You can see that the transition itself is smooth, but the bumper develops a kink in the side about 2.5" down. This is due to the plastic lip on the backside of the bumper, I ran a knife between the lip and the actual external part of the bumper cover in order to "free up" the bumper and allow it to stretch outwards. This kink is now unnoticeable, and hence the fender pull is barely noticeable even close up.

Again, to recap, the rears were just pounded flat and the fronts were capable of a pull somewhere above 1/2", thanks to Adrian's skills and a few tricks I cooked up. If you somehow need more than 1/2" to fit your wheels and tires though, I think you'd be better served by real fender flares.
 
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Discussion Starter · #10 ·
Oh shoot, my apologies for missing this one so long.

My fenders were initially rolled by Adrian at FendaRolla.com, I had zero fender modifications before going to him.

The rear fender lip was not pulled via the fender rolling tool, instead Adrian cut out the outermost 1.5" of the fender liner, heated the fender up and pounded the lip in with a deadblow hammer. In my case, I noticed that the sealant/plastic/extra crap that was on the lip, eventually cracked off as I asked him to aggressively flatten the lip. You should protect whatever exposed metal occurs immediately after you notice cracking, especially in the rear since you can't just throw away rear fenders.

The front fenders were done via fender rolling tool. Again, cut out the outer 1.5" of the fender liner. Lots of heat to soften up the paint, and then he took the roller to the metal and went to town on it. The front fenders are thin, soft steel so it really doesn't take much to pull them out. One thing Adrian did really well was to make sure the entire fender stretched outwards, not just the portion below the fenders' "crimp" line -- only getting the lower portion results in a flared look which I did NOT want. Instead he took metal from the extremities of the fender and pulled everything towards the wheel, so the fenders eventually shifted outwards entirely (think Super GT cars). He was reluctant to widen the fender/bumper transition area though, so that is where he left off. Fenders looked like this post-Adrian.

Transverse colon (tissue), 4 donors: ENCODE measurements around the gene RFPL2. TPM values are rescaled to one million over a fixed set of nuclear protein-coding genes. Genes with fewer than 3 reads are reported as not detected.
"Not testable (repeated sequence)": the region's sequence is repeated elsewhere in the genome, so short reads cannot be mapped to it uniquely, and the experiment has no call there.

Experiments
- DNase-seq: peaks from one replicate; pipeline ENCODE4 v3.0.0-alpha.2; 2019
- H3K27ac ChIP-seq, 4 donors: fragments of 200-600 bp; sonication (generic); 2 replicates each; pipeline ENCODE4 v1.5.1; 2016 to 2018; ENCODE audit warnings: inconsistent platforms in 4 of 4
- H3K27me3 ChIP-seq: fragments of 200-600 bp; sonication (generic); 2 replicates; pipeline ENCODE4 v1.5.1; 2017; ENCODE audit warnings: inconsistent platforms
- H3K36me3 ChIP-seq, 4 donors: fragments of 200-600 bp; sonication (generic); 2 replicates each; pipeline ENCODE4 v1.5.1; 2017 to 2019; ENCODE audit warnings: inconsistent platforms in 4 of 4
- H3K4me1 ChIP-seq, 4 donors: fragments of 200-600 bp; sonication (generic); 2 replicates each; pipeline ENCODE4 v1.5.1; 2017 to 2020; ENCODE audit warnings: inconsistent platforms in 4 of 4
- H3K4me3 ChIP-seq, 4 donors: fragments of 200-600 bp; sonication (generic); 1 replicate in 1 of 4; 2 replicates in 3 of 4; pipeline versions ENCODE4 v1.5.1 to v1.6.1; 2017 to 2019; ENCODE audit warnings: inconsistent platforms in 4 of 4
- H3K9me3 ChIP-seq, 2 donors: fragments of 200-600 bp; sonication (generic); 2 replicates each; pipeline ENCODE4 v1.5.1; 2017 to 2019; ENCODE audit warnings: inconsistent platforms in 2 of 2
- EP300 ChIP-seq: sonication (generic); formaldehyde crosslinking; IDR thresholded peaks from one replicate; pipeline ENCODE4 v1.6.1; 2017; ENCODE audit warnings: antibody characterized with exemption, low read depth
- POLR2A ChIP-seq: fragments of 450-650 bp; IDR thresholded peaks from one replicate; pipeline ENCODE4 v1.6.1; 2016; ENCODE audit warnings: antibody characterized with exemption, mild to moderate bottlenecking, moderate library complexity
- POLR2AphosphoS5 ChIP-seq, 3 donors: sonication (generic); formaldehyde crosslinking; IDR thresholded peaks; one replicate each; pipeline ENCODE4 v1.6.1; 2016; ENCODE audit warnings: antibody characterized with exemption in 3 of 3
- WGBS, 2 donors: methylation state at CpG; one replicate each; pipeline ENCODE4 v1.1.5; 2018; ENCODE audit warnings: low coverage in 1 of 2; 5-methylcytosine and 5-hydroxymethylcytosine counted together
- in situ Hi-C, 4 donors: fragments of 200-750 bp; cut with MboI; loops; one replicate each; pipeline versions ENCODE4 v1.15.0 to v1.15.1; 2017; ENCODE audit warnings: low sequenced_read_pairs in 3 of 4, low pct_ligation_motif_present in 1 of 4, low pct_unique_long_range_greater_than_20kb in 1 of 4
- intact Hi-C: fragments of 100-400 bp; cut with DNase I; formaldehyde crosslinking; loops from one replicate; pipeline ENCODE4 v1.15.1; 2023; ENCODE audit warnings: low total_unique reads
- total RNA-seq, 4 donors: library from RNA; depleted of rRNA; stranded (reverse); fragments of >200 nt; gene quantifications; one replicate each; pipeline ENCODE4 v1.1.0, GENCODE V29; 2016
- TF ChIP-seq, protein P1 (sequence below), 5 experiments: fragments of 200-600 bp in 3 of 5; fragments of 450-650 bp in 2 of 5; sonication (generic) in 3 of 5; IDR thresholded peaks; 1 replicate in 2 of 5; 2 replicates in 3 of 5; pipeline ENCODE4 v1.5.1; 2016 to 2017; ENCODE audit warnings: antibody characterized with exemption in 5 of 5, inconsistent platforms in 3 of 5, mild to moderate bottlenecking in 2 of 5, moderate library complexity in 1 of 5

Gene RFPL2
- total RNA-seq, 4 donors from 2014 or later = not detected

That angled transition from fender to bumper ticked me off though, so I went under the fender itself, unbolted the bumper tab bulkhead and put shims between the fender and the frame itself. 8mm of shims under the bolt closer to the wheel, and 2mm of shims under the bolt closer to the headlight.



Makes a massive difference, this flares out the corner of the fender enough to pull the corner of the bumper with it, which smooths out the transition area and gives you more suspension travel and a cleaner look, AND actually flares the fenders overall another 2-3mm. I fine-tuned the fenders a little bit afterwards with just a heat gun and my gloved-up hands, pulling sectors of it outwards to clean up the lines.



You can see that the transition itself is smooth, but the bumper develops a kink in the side about 2.5" down. This is due to the plastic lip on the backside of the bumper, I ran a knife between the lip and the actual external part of the bumper cover in order to "free up" the bumper and allow it to stretch outwards. This kink is now unnoticeable, and hence the fender pull is barely noticeable even close up.

Again, to recap, the rears were just pounded flat and the fronts were capable of a pull somewhere above 1/2", thanks to Adrian's skills and a few tricks I cooked up. If you somehow need more than 1/2" to fit your wheels and tires though, I think you'd be better served by real fender flares.
Hey thanks for your help, I'm going to be running 18x9.5 +30 235/40/r18, the tire is a little stretched so I'm gonna get some extra clearance, you think a fender roll and some mods on the liner will be good or will I actually need fender flares, I will be lowered but about a finger gap between wheel and fender, also I got rear camber arms and front camber plates so I can adjust my camber.

Thanks
Anthony
 

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You have my specs -- 18x9.5 +37 front, +45 rear, 245/35/18 Bridgestone RE760 with -2.5deg camber front, -2.0deg camber rear. The rest you should be able to figure out yourself.
 
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Discussion Starter · #12 ·
You have my specs -- 18x9.5 +37 front, +45 rear, 245/35/18 Bridgestone RE760 with -2.5deg camber front, -2.0deg camber rear. The rest you should be able to figure out yourself.
Oh.. Well you don't poke a lot in the front, and u have +37 offset I only have 7 mm more poke than you so I should be good with the same amount of negative camber and a good fender roll